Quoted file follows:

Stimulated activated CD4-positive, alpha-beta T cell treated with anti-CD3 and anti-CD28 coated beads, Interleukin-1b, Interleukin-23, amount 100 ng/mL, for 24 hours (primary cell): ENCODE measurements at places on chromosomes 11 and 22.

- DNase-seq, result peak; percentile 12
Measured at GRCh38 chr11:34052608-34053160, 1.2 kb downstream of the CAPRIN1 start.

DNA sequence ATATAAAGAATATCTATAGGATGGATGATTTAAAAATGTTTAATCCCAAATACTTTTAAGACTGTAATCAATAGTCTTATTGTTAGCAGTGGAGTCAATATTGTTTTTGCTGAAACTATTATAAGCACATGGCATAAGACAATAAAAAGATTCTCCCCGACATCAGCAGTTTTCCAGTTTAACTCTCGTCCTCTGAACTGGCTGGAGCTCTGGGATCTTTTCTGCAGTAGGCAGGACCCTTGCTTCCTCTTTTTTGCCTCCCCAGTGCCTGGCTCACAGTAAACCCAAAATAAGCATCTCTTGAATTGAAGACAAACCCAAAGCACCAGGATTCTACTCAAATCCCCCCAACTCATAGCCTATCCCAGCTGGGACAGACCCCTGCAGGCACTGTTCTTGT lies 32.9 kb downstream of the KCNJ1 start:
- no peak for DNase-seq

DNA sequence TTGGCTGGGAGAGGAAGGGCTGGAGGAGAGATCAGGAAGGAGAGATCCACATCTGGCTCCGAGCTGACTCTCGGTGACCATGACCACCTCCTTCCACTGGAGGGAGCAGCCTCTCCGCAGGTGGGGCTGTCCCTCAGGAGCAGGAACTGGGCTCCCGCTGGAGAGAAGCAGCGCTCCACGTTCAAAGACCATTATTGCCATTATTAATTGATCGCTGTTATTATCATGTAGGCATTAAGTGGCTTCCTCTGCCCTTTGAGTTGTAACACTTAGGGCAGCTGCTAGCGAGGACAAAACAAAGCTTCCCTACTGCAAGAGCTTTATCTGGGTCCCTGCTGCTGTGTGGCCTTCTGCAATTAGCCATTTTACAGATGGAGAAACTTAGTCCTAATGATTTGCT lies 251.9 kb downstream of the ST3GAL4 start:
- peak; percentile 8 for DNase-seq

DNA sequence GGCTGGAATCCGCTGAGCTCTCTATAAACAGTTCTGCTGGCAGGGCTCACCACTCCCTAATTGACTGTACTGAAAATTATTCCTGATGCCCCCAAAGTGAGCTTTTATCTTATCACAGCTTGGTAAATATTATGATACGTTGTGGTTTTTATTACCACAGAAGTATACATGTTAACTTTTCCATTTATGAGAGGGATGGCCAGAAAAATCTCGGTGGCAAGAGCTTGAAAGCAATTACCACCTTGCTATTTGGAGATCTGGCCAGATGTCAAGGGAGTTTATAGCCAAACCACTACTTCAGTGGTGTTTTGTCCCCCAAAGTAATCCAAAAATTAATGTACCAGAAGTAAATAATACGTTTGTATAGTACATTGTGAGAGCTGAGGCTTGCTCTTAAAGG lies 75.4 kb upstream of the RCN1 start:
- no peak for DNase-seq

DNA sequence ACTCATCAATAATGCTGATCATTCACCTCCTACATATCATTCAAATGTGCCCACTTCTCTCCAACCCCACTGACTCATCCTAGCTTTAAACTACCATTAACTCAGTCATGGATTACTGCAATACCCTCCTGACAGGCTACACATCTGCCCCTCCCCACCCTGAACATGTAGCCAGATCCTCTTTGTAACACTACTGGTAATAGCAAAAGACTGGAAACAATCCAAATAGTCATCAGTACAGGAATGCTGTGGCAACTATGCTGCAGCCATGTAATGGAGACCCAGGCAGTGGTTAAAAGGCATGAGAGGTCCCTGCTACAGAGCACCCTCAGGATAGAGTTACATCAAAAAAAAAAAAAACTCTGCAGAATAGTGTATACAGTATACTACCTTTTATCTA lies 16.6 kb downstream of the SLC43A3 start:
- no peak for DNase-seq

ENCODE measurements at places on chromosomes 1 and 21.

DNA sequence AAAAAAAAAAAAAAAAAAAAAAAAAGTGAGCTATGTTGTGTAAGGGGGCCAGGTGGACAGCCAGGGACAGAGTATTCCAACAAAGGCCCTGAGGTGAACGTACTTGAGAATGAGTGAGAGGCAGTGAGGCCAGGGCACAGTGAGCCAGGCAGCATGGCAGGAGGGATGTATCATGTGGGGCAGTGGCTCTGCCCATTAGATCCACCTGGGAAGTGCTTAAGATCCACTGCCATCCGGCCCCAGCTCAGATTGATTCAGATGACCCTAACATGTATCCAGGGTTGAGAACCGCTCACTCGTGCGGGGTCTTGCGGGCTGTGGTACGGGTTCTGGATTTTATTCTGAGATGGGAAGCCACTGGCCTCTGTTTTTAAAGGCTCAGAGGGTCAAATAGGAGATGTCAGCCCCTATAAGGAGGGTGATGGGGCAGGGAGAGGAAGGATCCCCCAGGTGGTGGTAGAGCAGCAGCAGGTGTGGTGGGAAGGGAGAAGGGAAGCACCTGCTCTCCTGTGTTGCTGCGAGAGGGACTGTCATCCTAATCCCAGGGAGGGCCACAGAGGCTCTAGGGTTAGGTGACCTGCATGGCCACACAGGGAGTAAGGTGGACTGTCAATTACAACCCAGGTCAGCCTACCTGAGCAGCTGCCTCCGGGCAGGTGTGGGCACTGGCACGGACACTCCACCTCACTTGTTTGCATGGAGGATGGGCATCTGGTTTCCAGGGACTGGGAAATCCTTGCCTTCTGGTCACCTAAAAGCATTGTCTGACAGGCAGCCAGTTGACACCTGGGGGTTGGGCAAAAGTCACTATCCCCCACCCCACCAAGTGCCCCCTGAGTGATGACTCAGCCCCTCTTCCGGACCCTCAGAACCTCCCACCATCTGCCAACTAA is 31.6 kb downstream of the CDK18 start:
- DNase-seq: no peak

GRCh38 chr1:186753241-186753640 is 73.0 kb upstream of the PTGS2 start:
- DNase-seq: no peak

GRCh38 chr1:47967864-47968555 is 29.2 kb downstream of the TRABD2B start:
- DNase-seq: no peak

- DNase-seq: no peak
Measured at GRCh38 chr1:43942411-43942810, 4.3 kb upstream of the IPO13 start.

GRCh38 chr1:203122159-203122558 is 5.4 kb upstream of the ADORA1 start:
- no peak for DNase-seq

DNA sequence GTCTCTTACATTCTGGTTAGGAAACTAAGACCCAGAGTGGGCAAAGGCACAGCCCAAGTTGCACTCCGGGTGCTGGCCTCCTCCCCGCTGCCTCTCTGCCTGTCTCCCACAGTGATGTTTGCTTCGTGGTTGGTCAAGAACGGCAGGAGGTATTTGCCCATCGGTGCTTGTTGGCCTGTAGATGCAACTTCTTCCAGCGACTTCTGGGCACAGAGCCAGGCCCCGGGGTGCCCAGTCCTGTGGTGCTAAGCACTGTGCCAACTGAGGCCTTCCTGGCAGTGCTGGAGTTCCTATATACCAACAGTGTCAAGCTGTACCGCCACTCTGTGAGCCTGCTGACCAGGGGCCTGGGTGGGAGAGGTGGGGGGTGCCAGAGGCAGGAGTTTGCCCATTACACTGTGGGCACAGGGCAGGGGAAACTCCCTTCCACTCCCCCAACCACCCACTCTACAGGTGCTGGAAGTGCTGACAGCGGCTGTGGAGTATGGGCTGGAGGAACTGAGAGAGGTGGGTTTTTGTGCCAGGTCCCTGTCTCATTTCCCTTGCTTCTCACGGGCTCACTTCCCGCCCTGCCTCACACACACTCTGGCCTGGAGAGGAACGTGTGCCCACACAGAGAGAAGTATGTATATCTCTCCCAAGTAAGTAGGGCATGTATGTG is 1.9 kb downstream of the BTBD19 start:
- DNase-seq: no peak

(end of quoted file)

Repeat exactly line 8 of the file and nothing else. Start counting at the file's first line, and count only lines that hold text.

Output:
DNA sequence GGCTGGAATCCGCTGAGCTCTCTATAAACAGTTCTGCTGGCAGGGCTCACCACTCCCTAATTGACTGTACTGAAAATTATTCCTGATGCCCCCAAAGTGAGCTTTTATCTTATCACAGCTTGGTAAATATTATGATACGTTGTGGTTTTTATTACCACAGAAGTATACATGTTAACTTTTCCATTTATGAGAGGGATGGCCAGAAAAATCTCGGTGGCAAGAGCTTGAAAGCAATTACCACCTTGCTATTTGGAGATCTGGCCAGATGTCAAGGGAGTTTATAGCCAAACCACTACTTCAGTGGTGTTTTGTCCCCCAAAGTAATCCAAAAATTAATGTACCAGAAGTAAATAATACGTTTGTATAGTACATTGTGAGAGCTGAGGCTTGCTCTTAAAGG lies 75.4 kb upstream of the RCN1 start: